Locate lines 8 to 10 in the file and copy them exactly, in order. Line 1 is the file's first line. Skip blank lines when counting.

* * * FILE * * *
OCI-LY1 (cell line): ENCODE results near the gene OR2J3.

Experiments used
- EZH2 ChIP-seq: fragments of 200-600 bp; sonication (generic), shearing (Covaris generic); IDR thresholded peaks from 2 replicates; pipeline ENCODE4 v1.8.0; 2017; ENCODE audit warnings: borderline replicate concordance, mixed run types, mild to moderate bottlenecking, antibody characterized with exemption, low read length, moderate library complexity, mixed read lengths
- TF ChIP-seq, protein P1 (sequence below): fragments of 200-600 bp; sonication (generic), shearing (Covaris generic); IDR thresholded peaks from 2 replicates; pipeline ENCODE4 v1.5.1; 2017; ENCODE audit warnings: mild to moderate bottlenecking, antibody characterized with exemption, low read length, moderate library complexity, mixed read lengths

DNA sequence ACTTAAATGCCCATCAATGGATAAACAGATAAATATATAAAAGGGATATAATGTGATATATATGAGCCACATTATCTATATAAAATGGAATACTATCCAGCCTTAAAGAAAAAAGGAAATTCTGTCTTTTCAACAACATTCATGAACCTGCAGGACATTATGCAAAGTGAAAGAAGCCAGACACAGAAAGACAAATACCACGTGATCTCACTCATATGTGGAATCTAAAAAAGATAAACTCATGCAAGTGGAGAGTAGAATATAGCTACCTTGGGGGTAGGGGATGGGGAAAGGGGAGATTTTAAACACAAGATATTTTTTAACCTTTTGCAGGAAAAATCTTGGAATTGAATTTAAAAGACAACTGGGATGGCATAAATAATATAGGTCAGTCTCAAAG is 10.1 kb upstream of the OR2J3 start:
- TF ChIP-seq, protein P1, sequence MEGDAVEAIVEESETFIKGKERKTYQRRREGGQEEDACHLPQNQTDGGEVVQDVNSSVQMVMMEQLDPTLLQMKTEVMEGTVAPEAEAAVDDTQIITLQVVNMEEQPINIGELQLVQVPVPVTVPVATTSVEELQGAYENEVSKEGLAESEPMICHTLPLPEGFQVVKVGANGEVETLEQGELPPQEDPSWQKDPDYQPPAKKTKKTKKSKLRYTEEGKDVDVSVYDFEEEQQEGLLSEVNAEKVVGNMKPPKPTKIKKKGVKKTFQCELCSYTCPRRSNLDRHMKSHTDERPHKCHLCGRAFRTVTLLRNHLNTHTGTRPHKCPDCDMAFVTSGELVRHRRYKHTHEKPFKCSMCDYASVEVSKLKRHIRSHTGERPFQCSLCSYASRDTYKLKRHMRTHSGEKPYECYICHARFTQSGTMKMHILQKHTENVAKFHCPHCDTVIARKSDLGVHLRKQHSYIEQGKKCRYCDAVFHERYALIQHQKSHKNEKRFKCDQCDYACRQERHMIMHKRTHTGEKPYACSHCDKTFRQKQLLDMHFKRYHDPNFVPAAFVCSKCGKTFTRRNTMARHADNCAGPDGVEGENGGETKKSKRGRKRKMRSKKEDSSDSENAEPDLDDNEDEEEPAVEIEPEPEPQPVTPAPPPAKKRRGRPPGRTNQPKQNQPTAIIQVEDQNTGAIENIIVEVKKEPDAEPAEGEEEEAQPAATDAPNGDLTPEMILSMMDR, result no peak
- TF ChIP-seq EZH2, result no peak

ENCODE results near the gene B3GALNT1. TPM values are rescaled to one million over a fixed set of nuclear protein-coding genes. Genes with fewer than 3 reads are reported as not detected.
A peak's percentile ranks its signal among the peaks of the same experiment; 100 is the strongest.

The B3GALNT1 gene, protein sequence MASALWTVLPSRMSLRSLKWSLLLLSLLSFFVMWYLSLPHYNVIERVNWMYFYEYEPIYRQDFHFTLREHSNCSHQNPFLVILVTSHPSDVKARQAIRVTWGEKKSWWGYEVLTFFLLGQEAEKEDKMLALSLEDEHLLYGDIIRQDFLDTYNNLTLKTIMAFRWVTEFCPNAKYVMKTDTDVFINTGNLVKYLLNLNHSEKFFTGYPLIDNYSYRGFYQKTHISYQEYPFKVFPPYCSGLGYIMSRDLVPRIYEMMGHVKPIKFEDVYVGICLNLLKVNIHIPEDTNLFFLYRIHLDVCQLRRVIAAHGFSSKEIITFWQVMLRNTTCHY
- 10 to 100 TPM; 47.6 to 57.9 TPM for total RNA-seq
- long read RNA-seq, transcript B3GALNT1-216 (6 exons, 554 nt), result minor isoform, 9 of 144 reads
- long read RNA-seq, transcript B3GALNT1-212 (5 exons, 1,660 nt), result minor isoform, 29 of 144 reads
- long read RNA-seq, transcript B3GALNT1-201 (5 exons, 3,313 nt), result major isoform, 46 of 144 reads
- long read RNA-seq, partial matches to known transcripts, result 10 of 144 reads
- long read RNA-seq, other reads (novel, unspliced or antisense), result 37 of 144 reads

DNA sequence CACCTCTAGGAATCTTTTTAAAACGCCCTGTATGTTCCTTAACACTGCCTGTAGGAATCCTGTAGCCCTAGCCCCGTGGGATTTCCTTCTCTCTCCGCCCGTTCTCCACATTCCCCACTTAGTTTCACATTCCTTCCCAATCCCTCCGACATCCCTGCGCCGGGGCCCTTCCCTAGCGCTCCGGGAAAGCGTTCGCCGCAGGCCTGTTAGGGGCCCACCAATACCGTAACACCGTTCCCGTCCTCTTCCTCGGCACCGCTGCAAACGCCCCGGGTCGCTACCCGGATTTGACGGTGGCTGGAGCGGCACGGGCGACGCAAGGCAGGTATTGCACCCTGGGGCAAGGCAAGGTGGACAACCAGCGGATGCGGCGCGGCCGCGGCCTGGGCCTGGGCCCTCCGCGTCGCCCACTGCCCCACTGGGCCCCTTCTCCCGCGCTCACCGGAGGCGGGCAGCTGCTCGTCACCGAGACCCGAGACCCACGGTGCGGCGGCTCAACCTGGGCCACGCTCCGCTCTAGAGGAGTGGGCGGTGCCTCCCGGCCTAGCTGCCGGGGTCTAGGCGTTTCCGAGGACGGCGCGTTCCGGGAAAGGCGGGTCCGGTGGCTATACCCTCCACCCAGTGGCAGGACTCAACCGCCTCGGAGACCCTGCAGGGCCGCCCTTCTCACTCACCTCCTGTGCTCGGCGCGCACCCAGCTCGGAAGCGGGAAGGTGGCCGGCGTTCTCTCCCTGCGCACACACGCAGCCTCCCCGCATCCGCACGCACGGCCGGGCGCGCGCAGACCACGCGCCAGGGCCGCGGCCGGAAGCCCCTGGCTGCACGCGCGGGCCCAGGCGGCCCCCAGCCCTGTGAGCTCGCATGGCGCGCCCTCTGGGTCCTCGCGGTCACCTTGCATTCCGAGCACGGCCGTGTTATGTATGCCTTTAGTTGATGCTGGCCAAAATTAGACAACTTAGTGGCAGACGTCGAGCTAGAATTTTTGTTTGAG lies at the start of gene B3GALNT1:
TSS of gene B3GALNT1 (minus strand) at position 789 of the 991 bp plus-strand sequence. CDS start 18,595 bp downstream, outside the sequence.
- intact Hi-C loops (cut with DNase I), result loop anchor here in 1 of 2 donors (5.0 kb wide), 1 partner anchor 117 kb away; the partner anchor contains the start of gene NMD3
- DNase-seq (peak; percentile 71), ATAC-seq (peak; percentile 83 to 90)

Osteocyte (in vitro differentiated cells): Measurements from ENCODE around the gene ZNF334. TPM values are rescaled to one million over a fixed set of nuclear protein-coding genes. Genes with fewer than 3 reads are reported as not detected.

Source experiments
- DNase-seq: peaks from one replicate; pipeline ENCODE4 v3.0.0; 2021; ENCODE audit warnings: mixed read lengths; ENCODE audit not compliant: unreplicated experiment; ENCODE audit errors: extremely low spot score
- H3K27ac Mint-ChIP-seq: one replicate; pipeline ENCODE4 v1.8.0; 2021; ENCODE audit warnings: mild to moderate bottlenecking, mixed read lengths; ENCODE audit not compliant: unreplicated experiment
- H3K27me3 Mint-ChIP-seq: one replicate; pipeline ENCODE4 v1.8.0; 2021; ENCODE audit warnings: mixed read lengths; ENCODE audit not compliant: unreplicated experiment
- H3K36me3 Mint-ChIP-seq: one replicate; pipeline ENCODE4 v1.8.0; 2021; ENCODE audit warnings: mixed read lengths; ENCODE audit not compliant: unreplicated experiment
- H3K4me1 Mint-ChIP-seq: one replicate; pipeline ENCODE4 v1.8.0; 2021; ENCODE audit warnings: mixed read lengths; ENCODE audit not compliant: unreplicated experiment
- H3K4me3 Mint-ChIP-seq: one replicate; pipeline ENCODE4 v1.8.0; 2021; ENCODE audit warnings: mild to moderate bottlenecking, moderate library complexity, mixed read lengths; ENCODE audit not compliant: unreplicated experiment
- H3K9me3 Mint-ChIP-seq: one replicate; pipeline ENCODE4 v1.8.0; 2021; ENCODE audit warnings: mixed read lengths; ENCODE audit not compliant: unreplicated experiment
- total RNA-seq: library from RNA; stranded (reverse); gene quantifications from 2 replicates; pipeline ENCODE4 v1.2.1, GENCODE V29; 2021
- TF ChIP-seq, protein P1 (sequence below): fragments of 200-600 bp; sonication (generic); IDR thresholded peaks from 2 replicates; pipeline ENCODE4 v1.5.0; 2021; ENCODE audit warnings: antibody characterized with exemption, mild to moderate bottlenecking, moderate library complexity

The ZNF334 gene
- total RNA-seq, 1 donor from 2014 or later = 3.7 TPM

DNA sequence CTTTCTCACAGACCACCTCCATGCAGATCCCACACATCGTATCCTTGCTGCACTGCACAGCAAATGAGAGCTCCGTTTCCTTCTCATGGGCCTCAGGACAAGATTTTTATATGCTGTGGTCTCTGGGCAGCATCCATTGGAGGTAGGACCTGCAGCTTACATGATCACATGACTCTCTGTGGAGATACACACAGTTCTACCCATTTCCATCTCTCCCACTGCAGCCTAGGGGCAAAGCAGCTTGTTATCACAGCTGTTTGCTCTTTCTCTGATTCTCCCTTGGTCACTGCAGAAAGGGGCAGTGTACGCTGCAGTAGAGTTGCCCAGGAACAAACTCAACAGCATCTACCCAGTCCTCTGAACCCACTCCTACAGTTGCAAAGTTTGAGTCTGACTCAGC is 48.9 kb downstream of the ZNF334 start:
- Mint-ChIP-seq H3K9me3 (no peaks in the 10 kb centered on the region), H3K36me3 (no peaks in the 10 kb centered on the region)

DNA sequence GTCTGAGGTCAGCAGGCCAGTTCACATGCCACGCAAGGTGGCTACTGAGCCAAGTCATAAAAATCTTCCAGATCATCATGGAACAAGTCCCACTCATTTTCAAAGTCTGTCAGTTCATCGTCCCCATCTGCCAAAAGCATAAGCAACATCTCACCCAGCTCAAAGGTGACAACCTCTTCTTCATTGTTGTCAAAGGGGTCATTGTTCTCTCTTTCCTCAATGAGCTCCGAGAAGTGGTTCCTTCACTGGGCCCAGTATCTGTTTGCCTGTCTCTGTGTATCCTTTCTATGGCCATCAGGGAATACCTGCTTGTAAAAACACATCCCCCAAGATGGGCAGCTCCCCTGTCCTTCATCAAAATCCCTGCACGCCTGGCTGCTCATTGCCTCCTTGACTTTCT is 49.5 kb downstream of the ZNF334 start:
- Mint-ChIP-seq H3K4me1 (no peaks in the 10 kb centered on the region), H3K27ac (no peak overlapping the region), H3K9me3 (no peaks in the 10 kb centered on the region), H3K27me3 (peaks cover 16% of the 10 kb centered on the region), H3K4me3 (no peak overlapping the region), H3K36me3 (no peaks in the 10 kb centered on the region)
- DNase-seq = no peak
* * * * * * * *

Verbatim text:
ENCODE results near the gene B3GALNT1. TPM values are rescaled to one million over a fixed set of nuclear protein-coding genes. Genes with fewer than 3 reads are reported as not detected.
A peak's percentile ranks its signal among the peaks of the same experiment; 100 is the strongest.

The B3GALNT1 gene, protein sequence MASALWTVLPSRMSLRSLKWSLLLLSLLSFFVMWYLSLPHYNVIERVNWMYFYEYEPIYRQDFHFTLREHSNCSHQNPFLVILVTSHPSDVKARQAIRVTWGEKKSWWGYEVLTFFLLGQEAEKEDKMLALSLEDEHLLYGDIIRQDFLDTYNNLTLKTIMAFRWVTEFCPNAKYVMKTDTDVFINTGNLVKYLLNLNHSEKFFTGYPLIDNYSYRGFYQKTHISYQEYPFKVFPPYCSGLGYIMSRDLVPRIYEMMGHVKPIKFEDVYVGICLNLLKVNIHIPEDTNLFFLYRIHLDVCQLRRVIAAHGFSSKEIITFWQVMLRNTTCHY